(27 January 2019) The High Cost of Self-Inflicted Disease (Health Reform Now) cites Sheldon H. Jacobson’s research on the impact of obesity on automobile fuel consummation.

(25 September 2018) So Many Cars: Why American Life Expectancy Falls Short (Mises Wire, Ryan McMaken) cites Sheldon H. Jacobson’s research on the association between obesity and automobile use.

(25 April 2018) Letter: Human error still a part of self-driving cars, which appeared in USAToday (page 5A), discusses how self-driving cars remain subject to human error, through compliance with the framework under which they must operate.

 (3 April 2018) Technology holds the key to redistricting reform (Houston Chronicle, Jay K. Aiyer (opinion)) draws on research by Sheldon H. Jacobson to argue that artificial intelligence and algorithms can help solve the problem of gerrymandering in drawing political boundaries.

(12 March 2018)  Science of Upsets: Prof has formula that doubles your shot (Associated Press, Eddie Pells) appeared in numerous media outlets, both on-line and in print, including the New York Times, Washington Post, ESPN, USAToday, FoxSports, and ABC News.  See also That smarts: Buffalo makes the computer look brilliant (16 March 2017, Associated Press, Eddie Pells), NCAA tournament Winners and Loser: TruTV, Sister Jean, Thomas Jefferson and more (19 March 2018, Chicago Tribune, Teddy Greenstein, Phil Rosenthal and Tim Bannon), and Using machine learning in basketball brackets and beyond (Cisco News, Stephanie Chan).

(7 March 2018) March Madness Upset Prediction: New Method Using Publicly Available Statistics Outperforms Other Techniques released by the American Statistical Association, based on the paper Identifying NCAA Tournament Upsets using Balance Optimization Subset Selection,” published in Journal of Quantitative Analysis in Sport  (Volume 13(2), pages 79-93.) 

(5 March 2018) Who makes the NCAA tournament? Researchers at the University of Illinois can help, based on the paper “Modeling the NCAA basketball tournament selection process using a decision tree” published in the Journal of Sports Analytics (Volume 4, pages 65-71).  See also Will your team make or miss the NCAA Tournament? New study may already have the answer (8 March 2018, Columbus Ledger-Enquirer, Columbus, GA, Jordan D. Hill).


Potential PhD Graduate Students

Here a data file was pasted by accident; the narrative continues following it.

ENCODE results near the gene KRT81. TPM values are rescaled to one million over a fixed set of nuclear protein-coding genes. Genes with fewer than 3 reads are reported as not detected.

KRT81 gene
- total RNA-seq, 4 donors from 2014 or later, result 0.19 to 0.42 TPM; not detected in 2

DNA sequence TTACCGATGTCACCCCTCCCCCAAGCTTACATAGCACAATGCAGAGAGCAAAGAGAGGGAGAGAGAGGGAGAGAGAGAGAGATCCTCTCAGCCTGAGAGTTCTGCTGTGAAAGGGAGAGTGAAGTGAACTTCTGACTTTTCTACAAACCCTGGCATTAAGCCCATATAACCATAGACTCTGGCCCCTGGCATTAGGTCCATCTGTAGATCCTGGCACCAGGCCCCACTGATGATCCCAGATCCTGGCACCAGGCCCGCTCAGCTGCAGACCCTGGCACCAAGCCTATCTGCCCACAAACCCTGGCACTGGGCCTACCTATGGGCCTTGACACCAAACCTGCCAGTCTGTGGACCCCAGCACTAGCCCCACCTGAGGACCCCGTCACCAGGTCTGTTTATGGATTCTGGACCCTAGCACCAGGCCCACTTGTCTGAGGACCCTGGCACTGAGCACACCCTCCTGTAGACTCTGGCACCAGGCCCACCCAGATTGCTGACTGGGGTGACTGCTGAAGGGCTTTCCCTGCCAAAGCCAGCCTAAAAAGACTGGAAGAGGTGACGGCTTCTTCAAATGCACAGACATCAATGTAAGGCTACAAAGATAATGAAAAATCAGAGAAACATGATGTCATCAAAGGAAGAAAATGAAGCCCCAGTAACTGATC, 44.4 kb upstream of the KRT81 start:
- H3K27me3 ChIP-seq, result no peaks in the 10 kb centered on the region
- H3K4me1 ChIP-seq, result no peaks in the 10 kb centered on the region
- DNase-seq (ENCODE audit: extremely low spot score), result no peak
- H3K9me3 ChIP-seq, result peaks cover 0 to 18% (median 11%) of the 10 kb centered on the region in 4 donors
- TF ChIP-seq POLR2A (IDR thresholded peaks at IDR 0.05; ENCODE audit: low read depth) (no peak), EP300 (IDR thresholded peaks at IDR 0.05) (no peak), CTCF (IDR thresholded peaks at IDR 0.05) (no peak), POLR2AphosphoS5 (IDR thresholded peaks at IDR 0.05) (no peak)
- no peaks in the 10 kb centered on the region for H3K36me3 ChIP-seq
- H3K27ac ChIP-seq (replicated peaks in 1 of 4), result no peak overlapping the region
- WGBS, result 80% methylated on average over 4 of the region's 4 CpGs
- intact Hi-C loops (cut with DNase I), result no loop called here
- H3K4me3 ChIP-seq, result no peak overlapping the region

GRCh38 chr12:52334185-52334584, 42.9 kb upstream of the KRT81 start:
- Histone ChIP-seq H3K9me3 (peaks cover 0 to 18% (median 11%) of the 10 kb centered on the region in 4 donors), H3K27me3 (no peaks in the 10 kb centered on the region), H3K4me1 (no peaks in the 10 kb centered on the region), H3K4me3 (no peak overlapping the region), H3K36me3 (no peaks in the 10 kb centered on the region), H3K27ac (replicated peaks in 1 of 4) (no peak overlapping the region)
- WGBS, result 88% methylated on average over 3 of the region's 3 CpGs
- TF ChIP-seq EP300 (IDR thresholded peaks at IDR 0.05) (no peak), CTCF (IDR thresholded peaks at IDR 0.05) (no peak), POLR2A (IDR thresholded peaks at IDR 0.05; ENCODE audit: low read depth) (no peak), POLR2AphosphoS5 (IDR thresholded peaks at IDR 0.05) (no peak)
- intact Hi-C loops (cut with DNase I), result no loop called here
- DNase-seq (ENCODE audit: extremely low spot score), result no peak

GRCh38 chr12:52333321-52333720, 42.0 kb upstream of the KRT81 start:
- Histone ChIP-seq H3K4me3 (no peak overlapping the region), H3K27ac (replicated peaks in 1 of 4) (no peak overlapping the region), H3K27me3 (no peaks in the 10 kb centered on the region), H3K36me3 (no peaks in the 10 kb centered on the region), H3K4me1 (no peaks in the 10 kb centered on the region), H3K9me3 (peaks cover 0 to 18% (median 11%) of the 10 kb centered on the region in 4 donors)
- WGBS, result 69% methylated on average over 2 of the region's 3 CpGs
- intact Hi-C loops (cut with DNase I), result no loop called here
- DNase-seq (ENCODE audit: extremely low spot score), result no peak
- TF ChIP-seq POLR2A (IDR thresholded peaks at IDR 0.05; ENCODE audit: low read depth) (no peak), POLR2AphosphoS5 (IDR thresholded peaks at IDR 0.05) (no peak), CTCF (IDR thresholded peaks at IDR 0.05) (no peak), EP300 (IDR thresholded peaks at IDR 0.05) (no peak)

Research Opportunities in Operations Research

Secrets to Learn Before you Graduate

Prospective Graduate Students 


Visit the Media and Outreach Presentation


For a seminar on bracketology:

March Madness and Advanced Analytics: Improving Your Bracket Odds


Looking for a Ph.D. Advisor?

Zen and the Art of Hiring and Advising Graduate Students


Interested in Jacobson’s “TED-type” Talk slides?


Interested in supporting Jacobson’s research on policy, public health, societal issues, or bracketology? 

Visit Benefunder. 


Research Areas and Interests

Theory/AI Interface (Operations Research)

Advanced Analytics and Data Science (Big Data, Computational Public Health & Social Sciences, Health Informatics)

Industrial Engineering


Current Research Thrusts

Data-driven Causal Inference (BIG Data Analytics Using Discrete Optimization)

Security Screening (Data-driven Decision-making Under Uncertainty, Game Theory)

Algorithmic Political Districting (Graph Theory, Artificial Intelligence)

Branch and Bound Strategies for discrete optimization problems (Theory/Artificial Intelligence)

Bracketology Data Analytics (Sports Analytics)

Infectious Disease Screening and quarantining strategies (Decision-making Under Uncertainty)

Obesity, Energy, and Transportation (Public Health Data Analytics)

Mass Murder and Violence Trends in Society (Public Health Data Analytics)



Research (Peer Reviewed) Articles

Computer Simulation Methodology and Modeling

Discrete Optimization Algorithms (Exact and Approximation)

Stochastic Models, On-line Optimization, and Sequential Decision-Making

Aviation Security System Design and Analysis

Health Care Systems Engineering, Modeling, and Analysis

Immunization and Vaccine Economics

Transportation, Obesity, and Public Health

Causal Inference, Districting Problems, and Election Forecasting

Sports Analytics: NCAA Bracketology

Applications of Operations Research

Commentaries and Viewpoints


Other Publications

Book Chapters

Professional Magazines, Op-Eds, Letters

Conference Proceedings Papers


Professional Activities

Presentations, Seminars, and Posters

Sponsored Research

Dissertation, Theses, and Projects Directed

Awards, Honors, and Recognitions

Selected Media Coverage

Teaching and Service Activities


Jacobson's Web Site on the Computer Science Web Page

For more information, send a message to
He would be happy to hear from you.



Sheldon H. Jacobson, Ph.D.

201 North Goodwin Avenue (MC-258)
University of Illinois

Urbana, Illinois 61801-2302

Telephone: (217) 244-7275

Fax: (217) 244-6869

Skype: sheldon.jacobson1


Twitter: @shjanalytics  


Last updated: 29 April 2019

Counter set: 5 June 1999